Attachments is Rainbow Rowell‘s first published novel. Rowell is the acclaimed author of YA favorites Eleanor & Park (which I have read) and Fangirl. Attachments, however, is geared towards adults. And by adults I mean mid-to-late 20-somethings…if you want to call us adults.
Summary (via Goodreads): “Hi, I’m the guy who reads your e-mail, and also, I love you . . . ”
Beth Fremont and Jennifer Scribner-Snyder know that somebody is monitoring their work e-mail. (Everybody in the newsroom knows. It’s company policy.) But they can’t quite bring themselves to take it seriously. They go on sending each other endless and endlessly hilarious e-mails, discussing every aspect of their personal lives.
Meanwhile, Lincoln O’Neill can’t believe this is his job now- reading other people’s e-mail. When he applied to be “internet security officer,” he pictured himself building firewalls and crushing hackers- not writing up a report every time a sports reporter forwards a dirty joke.
When Lincoln comes across Beth’s and Jennifer’s messages, he knows he should turn them in. But he can’t help being entertained-and captivated-by their stories.
By the time Lincoln realizes he’s falling for Beth, it’s way too late to introduce himself.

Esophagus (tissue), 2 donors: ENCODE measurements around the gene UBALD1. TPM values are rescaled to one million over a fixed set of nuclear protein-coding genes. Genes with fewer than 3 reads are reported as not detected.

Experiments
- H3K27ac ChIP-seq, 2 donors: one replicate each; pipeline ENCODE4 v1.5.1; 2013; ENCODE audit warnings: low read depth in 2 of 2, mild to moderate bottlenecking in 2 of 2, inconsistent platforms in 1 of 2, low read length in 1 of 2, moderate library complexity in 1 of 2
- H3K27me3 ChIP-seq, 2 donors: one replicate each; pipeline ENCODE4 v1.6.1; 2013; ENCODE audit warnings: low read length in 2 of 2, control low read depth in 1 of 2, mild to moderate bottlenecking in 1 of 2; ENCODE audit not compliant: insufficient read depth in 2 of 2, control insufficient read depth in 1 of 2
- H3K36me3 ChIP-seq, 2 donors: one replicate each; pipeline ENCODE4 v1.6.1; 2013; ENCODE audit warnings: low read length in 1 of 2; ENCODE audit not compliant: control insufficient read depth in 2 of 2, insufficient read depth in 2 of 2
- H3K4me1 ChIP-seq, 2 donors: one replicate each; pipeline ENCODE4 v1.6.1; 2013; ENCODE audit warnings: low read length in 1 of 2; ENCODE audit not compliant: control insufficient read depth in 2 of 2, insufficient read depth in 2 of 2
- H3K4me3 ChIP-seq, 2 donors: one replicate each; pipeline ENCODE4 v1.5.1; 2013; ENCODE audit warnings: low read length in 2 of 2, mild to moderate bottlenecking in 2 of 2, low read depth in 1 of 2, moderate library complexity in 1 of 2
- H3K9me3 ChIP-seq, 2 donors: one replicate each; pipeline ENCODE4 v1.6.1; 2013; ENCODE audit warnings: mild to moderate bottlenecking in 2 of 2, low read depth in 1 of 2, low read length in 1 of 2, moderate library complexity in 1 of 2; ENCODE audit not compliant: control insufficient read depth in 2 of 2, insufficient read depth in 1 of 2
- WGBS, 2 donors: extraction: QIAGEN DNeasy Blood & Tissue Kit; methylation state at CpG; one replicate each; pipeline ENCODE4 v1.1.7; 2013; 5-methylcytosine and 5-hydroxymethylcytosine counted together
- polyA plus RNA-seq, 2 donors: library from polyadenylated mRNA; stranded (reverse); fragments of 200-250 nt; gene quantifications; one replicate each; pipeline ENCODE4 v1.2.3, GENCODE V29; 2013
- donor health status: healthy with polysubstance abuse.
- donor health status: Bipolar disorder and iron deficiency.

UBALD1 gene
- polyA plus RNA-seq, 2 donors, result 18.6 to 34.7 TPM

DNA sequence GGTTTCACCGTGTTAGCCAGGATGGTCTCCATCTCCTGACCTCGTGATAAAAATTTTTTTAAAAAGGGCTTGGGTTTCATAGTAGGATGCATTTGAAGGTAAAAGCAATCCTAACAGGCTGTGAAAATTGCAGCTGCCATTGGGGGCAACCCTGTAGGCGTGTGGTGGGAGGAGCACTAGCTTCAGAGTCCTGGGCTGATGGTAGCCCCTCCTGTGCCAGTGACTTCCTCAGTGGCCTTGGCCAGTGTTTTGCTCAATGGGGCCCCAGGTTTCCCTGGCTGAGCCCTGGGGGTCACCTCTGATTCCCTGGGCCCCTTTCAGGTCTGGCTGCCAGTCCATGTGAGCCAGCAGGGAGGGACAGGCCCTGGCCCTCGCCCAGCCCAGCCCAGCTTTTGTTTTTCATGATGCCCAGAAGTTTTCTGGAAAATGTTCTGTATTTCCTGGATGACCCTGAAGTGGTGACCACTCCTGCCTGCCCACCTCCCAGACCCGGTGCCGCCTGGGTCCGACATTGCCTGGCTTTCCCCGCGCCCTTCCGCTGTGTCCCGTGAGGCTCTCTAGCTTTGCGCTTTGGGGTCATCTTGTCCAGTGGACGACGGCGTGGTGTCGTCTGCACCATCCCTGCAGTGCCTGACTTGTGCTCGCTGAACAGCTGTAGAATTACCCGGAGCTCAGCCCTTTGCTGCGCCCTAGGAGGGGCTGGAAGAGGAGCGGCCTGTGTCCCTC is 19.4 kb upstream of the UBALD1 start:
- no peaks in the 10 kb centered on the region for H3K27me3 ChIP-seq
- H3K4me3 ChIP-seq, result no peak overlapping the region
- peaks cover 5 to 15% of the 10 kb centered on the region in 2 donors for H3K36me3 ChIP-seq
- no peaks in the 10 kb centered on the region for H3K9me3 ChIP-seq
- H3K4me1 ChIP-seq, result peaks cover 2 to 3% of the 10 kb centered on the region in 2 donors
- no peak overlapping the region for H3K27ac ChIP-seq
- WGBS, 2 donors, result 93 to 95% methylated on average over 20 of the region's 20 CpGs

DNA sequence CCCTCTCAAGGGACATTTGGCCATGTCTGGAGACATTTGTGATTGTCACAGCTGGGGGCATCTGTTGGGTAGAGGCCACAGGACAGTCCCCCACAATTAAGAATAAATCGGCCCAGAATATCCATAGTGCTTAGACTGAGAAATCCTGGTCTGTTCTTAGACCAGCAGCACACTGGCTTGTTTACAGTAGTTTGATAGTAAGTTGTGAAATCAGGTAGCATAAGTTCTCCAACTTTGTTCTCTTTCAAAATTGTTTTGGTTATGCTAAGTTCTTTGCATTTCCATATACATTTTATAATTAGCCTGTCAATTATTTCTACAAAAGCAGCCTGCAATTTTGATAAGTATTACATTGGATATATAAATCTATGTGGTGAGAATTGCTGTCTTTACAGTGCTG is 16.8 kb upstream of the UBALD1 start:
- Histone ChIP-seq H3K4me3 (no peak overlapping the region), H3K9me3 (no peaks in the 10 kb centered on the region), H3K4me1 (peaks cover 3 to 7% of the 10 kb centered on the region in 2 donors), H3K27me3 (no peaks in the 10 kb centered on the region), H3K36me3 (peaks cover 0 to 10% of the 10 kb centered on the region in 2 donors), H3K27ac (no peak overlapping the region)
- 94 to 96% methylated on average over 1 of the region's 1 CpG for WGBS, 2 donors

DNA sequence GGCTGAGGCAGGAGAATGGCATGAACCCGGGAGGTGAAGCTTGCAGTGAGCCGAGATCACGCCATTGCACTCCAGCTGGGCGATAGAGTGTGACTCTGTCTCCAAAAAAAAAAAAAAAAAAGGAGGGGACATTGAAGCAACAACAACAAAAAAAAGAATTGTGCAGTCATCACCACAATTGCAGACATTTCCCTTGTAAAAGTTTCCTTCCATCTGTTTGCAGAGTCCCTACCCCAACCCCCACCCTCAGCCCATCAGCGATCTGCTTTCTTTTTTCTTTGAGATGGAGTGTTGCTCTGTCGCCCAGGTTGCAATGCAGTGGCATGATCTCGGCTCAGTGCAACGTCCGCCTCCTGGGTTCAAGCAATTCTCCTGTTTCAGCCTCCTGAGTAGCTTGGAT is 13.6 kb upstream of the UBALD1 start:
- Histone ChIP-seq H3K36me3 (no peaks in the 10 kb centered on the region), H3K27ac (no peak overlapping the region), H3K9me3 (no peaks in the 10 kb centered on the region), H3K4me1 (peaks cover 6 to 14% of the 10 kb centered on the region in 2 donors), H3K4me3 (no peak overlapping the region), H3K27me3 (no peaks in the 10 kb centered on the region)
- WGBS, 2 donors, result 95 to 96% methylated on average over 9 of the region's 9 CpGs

What would he say . . . ?
I normally don’t read books with a male protagonist, mainly because, as a female, it’s hard for me to relate to them. But I really liked Lincoln. He is a 28 year old guy just trying to figure out what he wants to do with his life and maybe find some love along the way. And yes, he may have been hung up on his high school girlfriend for a little to long (10 years?!). And yes the premise is kinda sketch in a “hey, I just met you, and this is a crazy, but I read your work emails and I think I love you, date me maybe?” way. But here was a nice guy just trying to get with a *supposedly* nice girl! The hopeless romantic in me rooted for Lincoln all the way.
I really liked this book mainly because I could actually relate to Lincoln. He had a feeling of being stuck in his life and I have definitely been there. I also liked the idea the book presented in that, while looks are important, it’s your personality that really wins people over. Lincoln had never officially met Beth but he knew he liked her. Isn’t that essentially what online dating is now–liking someone based on how they present themselves online? The only reason I didn’t give this book a 5 star rating is because the whole “I fell in love with you by reading your email conversations” is just a little too sketch for me. But, to each their own.
Goodreads rating: 4 stars (really liked it)
Source: checked out from my local library